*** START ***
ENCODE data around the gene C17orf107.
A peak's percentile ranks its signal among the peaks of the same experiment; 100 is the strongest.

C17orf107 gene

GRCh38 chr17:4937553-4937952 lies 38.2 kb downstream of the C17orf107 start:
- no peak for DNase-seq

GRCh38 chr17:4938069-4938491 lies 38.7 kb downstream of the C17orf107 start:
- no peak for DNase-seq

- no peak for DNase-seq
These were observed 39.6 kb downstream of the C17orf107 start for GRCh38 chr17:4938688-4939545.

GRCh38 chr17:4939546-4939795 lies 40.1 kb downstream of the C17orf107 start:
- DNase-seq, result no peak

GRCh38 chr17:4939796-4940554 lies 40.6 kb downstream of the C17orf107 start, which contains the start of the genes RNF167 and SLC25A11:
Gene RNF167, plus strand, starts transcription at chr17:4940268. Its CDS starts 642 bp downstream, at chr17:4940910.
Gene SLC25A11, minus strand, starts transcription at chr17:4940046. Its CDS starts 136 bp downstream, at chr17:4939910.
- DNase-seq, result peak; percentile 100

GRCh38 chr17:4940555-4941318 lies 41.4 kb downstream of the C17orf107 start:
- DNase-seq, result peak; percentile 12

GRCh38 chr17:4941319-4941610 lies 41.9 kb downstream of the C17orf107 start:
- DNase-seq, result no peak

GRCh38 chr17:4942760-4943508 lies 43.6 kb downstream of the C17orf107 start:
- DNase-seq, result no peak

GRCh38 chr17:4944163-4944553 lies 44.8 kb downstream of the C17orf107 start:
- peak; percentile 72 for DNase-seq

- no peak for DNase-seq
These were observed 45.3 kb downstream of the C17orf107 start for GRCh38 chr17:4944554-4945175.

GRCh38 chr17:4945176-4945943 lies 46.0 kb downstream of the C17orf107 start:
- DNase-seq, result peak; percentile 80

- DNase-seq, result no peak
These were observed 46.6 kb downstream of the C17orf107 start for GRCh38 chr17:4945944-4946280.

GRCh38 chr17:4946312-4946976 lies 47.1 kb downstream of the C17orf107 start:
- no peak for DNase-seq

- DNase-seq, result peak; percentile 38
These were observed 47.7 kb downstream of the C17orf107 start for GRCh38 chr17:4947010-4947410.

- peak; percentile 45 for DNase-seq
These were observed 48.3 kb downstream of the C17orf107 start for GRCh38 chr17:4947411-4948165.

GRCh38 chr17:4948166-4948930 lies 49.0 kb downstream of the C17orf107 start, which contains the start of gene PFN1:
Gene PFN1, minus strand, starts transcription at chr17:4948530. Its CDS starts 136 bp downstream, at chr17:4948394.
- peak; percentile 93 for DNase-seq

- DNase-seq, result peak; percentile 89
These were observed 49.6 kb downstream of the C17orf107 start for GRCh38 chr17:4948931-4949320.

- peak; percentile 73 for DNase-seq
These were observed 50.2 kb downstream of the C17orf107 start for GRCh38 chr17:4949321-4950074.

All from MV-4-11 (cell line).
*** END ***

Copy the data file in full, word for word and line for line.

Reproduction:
ENCODE data around the gene C17orf107.
A peak's percentile ranks its signal among the peaks of the same experiment; 100 is the strongest.

C17orf107 gene

GRCh38 chr17:4937553-4937952 lies 38.2 kb downstream of the C17orf107 start:
- no peak for DNase-seq

GRCh38 chr17:4938069-4938491 lies 38.7 kb downstream of the C17orf107 start:
- no peak for DNase-seq

- no peak for DNase-seq
These were observed 39.6 kb downstream of the C17orf107 start for GRCh38 chr17:4938688-4939545.

GRCh38 chr17:4939546-4939795 lies 40.1 kb downstream of the C17orf107 start:
- DNase-seq, result no peak

GRCh38 chr17:4939796-4940554 lies 40.6 kb downstream of the C17orf107 start, which contains the start of the genes RNF167 and SLC25A11:
Gene RNF167, plus strand, starts transcription at chr17:4940268. Its CDS starts 642 bp downstream, at chr17:4940910.
Gene SLC25A11, minus strand, starts transcription at chr17:4940046. Its CDS starts 136 bp downstream, at chr17:4939910.
- DNase-seq, result peak; percentile 100

GRCh38 chr17:4940555-4941318 lies 41.4 kb downstream of the C17orf107 start:
- DNase-seq, result peak; percentile 12

GRCh38 chr17:4941319-4941610 lies 41.9 kb downstream of the C17orf107 start:
- DNase-seq, result no peak

GRCh38 chr17:4942760-4943508 lies 43.6 kb downstream of the C17orf107 start:
- DNase-seq, result no peak

GRCh38 chr17:4944163-4944553 lies 44.8 kb downstream of the C17orf107 start:
- peak; percentile 72 for DNase-seq

- no peak for DNase-seq
These were observed 45.3 kb downstream of the C17orf107 start for GRCh38 chr17:4944554-4945175.

GRCh38 chr17:4945176-4945943 lies 46.0 kb downstream of the C17orf107 start:
- DNase-seq, result peak; percentile 80

- DNase-seq, result no peak
These were observed 46.6 kb downstream of the C17orf107 start for GRCh38 chr17:4945944-4946280.

GRCh38 chr17:4946312-4946976 lies 47.1 kb downstream of the C17orf107 start:
- no peak for DNase-seq

- DNase-seq, result peak; percentile 38
These were observed 47.7 kb downstream of the C17orf107 start for GRCh38 chr17:4947010-4947410.

- peak; percentile 45 for DNase-seq
These were observed 48.3 kb downstream of the C17orf107 start for GRCh38 chr17:4947411-4948165.

GRCh38 chr17:4948166-4948930 lies 49.0 kb downstream of the C17orf107 start, which contains the start of gene PFN1:
Gene PFN1, minus strand, starts transcription at chr17:4948530. Its CDS starts 136 bp downstream, at chr17:4948394.
- peak; percentile 93 for DNase-seq

- DNase-seq, result peak; percentile 89
These were observed 49.6 kb downstream of the C17orf107 start for GRCh38 chr17:4948931-4949320.

- peak; percentile 73 for DNase-seq
These were observed 50.2 kb downstream of the C17orf107 start for GRCh38 chr17:4949321-4950074.

All from MV-4-11 (cell line).